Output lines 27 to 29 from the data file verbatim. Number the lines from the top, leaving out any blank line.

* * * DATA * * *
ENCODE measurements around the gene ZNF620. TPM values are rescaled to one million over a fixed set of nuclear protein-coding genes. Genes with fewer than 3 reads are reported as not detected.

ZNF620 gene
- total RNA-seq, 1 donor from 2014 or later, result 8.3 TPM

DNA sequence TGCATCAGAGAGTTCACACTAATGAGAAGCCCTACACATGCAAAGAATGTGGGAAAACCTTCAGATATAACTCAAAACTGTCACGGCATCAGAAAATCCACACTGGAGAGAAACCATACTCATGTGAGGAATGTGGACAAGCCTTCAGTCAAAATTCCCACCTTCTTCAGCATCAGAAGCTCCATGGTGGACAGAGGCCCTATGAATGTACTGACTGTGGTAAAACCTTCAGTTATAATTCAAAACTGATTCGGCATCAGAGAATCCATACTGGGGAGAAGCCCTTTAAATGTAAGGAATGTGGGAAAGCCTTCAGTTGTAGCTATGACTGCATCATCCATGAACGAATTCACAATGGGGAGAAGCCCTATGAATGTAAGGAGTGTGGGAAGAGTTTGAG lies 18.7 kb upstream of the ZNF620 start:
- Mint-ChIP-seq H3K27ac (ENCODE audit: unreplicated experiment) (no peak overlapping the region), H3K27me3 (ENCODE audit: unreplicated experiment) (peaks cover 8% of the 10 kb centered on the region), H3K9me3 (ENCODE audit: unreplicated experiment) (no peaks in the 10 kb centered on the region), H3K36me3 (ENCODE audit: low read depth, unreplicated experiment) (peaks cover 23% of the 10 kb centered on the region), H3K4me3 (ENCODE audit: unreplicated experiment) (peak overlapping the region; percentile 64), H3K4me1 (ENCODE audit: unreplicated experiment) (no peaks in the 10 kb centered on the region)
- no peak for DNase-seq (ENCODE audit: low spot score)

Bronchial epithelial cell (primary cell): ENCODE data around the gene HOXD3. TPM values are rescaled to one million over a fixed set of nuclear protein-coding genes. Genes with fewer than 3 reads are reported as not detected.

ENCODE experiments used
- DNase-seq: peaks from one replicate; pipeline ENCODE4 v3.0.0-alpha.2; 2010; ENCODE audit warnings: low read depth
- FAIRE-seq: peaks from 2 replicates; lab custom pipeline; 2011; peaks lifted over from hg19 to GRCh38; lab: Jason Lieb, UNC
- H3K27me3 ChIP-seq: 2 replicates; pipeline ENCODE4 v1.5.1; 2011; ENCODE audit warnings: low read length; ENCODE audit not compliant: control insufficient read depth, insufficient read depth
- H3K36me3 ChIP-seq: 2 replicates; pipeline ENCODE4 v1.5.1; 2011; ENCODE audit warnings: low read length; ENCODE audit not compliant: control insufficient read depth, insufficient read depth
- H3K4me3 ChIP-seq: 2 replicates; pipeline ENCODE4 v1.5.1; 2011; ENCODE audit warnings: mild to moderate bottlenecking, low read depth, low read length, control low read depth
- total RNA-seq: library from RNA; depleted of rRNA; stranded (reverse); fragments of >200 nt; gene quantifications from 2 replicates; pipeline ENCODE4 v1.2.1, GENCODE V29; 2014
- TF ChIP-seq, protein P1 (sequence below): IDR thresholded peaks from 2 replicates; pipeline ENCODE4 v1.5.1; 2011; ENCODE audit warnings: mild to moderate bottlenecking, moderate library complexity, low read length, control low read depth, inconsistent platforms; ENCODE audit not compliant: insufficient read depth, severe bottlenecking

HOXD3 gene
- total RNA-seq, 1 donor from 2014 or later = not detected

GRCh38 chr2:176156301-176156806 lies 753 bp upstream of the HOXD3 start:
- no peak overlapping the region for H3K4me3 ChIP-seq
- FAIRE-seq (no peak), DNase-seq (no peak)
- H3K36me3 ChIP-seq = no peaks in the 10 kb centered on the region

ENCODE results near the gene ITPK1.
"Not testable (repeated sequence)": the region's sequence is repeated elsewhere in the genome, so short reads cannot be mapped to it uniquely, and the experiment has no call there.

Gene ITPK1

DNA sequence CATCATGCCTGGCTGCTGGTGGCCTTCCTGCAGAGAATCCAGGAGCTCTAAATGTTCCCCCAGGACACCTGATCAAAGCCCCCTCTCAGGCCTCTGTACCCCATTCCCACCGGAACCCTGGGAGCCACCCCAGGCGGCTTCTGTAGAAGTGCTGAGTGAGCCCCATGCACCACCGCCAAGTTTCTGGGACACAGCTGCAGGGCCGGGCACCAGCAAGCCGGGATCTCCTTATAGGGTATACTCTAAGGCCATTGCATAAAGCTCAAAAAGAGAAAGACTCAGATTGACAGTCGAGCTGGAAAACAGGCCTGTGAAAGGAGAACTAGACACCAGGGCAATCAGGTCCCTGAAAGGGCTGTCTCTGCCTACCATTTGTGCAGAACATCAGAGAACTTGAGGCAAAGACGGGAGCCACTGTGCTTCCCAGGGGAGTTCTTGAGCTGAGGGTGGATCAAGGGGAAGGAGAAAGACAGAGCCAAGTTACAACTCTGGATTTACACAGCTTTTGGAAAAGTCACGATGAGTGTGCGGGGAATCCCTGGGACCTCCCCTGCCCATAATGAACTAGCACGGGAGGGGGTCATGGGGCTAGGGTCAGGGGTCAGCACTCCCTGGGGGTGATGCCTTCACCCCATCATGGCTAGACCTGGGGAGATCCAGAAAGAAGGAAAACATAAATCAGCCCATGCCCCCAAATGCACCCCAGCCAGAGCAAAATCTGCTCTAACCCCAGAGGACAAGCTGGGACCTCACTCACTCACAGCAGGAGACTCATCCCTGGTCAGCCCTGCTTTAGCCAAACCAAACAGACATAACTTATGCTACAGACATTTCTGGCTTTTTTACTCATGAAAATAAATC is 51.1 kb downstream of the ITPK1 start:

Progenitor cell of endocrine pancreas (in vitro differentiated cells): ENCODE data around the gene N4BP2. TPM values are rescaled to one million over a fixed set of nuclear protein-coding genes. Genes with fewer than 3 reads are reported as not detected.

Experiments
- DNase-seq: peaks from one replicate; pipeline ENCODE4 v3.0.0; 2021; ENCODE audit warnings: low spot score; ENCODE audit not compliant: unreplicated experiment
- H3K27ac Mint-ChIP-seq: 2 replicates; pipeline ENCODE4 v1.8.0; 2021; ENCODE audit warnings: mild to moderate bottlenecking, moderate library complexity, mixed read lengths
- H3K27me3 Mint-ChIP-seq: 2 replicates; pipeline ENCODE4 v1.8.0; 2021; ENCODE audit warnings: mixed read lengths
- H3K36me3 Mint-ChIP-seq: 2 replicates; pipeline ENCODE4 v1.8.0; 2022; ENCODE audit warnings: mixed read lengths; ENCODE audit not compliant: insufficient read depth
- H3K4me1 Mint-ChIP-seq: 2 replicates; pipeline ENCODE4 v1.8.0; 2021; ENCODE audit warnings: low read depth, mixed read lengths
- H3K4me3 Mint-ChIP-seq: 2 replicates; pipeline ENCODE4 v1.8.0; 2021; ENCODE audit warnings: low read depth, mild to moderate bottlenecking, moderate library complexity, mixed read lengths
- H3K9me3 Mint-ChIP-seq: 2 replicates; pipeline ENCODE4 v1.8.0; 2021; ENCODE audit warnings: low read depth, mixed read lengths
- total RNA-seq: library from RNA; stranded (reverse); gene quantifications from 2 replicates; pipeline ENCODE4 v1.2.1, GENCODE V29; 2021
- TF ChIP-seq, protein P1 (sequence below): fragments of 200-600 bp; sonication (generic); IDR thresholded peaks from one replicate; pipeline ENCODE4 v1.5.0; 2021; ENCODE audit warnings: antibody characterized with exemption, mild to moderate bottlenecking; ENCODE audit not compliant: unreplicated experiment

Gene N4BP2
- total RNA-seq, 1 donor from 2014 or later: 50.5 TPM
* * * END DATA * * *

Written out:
Experiments
- DNase-seq: peaks from one replicate; pipeline ENCODE4 v3.0.0; 2021; ENCODE audit warnings: low spot score; ENCODE audit not compliant: unreplicated experiment
- H3K27ac Mint-ChIP-seq: 2 replicates; pipeline ENCODE4 v1.8.0; 2021; ENCODE audit warnings: mild to moderate bottlenecking, moderate library complexity, mixed read lengths